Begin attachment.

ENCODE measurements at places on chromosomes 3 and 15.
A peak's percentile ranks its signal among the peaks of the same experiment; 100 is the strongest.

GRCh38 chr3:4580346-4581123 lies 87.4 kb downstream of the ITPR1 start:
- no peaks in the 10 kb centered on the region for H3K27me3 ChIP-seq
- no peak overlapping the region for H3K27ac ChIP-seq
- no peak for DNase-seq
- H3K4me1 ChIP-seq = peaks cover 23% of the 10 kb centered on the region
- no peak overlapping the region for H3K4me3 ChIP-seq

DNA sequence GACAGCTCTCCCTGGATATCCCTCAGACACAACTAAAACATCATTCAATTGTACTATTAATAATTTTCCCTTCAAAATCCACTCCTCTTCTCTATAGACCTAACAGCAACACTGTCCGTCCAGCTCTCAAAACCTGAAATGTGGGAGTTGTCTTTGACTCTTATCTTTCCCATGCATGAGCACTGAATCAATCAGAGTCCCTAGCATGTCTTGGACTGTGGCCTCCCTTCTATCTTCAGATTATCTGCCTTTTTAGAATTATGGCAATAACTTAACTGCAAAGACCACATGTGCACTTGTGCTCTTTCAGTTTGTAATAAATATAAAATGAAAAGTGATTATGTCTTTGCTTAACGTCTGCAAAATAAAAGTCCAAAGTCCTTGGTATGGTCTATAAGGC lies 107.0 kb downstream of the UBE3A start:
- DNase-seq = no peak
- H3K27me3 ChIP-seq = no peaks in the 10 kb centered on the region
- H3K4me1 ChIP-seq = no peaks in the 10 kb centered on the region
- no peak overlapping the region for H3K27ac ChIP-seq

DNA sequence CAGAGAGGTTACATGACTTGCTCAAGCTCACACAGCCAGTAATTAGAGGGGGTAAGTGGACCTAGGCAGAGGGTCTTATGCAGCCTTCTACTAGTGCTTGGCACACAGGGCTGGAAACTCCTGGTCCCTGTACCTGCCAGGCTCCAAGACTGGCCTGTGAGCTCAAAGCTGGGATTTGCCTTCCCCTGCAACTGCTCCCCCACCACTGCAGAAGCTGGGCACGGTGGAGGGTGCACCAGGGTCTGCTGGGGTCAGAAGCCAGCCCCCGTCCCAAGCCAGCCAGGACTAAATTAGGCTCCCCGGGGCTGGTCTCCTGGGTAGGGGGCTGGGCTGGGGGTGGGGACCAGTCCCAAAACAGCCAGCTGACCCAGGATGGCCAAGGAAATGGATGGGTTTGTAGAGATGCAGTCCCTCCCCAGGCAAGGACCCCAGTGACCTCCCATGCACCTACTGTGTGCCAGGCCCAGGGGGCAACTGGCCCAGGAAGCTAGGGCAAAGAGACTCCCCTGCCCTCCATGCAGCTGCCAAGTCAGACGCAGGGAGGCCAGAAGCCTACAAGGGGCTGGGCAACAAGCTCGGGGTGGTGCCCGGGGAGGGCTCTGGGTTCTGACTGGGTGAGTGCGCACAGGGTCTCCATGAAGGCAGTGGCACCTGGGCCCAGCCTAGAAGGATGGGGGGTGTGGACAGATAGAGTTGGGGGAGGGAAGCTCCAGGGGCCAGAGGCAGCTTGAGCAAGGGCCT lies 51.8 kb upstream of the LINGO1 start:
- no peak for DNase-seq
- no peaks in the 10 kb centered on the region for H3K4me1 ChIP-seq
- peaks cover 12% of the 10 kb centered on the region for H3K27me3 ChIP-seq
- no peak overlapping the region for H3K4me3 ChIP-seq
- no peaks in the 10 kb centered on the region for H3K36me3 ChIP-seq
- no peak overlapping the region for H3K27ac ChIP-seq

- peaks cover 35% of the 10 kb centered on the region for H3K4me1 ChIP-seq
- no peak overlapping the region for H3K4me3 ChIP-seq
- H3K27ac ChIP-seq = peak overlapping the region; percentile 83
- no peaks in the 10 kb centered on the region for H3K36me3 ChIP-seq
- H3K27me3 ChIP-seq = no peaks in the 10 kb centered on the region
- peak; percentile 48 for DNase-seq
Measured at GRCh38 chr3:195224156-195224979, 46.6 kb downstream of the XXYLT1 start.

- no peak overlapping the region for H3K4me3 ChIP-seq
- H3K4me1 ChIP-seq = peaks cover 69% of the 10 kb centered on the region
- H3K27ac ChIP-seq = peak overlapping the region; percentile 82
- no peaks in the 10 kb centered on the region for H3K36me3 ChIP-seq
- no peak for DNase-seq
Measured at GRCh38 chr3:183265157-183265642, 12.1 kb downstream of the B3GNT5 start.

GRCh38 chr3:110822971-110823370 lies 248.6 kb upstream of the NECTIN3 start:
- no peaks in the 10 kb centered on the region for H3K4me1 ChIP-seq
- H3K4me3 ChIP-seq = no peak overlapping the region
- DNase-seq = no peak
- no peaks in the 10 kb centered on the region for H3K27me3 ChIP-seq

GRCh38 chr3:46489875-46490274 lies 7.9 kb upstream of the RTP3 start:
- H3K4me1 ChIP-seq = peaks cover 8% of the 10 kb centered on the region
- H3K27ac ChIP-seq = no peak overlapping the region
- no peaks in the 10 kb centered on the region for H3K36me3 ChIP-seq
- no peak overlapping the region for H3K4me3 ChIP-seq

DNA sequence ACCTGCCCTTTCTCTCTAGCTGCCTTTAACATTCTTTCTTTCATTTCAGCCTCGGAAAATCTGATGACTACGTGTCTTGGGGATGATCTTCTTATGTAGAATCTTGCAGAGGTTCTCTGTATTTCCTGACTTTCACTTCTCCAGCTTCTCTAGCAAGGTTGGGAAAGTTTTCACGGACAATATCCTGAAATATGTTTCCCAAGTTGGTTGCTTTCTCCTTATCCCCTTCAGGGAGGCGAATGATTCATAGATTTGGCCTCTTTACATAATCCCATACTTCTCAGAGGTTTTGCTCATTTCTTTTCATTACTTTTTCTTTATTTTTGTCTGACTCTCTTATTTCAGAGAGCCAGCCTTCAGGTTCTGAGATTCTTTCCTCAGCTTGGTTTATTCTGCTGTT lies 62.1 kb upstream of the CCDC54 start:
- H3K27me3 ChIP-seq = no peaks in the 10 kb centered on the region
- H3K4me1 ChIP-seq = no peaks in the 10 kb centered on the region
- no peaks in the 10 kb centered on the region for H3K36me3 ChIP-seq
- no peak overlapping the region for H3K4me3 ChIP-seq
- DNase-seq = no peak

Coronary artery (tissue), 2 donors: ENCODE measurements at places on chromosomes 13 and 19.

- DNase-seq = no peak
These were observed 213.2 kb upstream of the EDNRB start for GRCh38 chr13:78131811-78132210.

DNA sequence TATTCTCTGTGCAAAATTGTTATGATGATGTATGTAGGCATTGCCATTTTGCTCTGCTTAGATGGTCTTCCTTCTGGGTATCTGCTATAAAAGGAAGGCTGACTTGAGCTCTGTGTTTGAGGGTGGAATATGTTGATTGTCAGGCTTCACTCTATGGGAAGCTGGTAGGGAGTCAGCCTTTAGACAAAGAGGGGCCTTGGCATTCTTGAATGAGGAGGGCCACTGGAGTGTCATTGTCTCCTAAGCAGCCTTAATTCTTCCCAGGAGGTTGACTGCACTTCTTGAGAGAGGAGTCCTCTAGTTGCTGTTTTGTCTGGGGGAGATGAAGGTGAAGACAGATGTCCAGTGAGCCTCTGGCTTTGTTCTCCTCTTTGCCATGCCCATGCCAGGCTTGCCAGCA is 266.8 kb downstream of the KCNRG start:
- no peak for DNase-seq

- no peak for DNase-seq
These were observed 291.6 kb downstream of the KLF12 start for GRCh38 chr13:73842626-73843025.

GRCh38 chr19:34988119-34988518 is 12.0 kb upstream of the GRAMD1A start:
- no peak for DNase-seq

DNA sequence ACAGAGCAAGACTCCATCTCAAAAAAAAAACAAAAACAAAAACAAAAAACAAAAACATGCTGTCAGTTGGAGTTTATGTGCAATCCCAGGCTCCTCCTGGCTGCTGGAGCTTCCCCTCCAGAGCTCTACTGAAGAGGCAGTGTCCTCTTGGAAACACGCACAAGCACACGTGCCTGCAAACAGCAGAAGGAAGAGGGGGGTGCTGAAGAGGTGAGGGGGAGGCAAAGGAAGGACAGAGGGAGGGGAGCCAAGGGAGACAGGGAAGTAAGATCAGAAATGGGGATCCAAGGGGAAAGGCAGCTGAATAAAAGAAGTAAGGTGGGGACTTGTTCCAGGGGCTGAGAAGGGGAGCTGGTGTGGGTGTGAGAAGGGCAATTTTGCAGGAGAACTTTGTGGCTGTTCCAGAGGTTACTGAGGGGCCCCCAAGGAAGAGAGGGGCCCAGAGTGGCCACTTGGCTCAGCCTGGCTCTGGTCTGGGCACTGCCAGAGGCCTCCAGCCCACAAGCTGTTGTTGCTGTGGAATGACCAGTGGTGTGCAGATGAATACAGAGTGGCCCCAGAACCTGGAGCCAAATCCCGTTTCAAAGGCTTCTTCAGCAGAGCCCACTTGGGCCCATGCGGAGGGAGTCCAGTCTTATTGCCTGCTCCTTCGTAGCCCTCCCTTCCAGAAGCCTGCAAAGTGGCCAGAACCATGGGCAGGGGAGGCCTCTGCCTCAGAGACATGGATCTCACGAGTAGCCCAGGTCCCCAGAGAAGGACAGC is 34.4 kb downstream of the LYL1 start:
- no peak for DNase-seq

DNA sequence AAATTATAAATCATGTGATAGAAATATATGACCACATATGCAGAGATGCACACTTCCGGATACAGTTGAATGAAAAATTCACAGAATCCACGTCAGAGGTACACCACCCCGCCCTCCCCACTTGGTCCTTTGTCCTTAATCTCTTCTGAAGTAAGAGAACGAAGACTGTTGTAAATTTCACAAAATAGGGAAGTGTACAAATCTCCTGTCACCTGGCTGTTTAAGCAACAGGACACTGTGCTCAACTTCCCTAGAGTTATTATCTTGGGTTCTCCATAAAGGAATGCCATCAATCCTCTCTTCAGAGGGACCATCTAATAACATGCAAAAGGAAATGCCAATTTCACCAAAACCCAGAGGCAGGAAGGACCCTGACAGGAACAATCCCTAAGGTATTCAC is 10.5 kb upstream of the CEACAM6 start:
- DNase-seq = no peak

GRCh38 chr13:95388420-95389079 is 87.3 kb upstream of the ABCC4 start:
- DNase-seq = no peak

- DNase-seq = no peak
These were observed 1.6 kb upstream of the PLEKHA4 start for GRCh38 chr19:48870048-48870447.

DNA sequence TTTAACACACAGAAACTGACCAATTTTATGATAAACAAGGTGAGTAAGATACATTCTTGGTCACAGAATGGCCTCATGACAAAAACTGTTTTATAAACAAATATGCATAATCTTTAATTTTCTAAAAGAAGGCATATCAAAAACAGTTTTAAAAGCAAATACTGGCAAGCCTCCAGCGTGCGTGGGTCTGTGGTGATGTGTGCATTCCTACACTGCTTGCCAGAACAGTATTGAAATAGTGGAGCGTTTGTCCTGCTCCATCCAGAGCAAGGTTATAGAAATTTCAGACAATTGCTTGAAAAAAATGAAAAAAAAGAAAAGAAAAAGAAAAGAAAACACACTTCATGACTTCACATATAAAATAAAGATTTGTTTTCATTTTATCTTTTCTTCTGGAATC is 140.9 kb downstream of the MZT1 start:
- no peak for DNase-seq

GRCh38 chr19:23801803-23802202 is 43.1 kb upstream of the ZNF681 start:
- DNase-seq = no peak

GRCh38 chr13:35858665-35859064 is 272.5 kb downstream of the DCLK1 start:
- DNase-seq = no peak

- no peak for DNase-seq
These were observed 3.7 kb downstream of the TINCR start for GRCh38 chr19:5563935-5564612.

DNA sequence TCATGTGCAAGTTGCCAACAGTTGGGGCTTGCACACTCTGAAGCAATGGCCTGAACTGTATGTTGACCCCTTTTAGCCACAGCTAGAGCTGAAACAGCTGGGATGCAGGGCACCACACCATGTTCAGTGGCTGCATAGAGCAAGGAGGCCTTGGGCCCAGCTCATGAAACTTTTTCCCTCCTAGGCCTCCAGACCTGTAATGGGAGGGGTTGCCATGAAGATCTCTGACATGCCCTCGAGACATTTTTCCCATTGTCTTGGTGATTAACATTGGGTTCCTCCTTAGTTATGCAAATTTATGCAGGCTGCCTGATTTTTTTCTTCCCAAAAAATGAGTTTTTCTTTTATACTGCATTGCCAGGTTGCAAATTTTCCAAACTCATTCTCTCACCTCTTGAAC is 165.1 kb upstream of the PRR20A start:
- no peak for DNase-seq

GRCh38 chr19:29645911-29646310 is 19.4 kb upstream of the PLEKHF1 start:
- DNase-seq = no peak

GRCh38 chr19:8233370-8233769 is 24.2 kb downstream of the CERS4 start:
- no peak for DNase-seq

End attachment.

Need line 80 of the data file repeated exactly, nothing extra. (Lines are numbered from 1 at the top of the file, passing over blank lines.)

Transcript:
- no peak for DNase-seq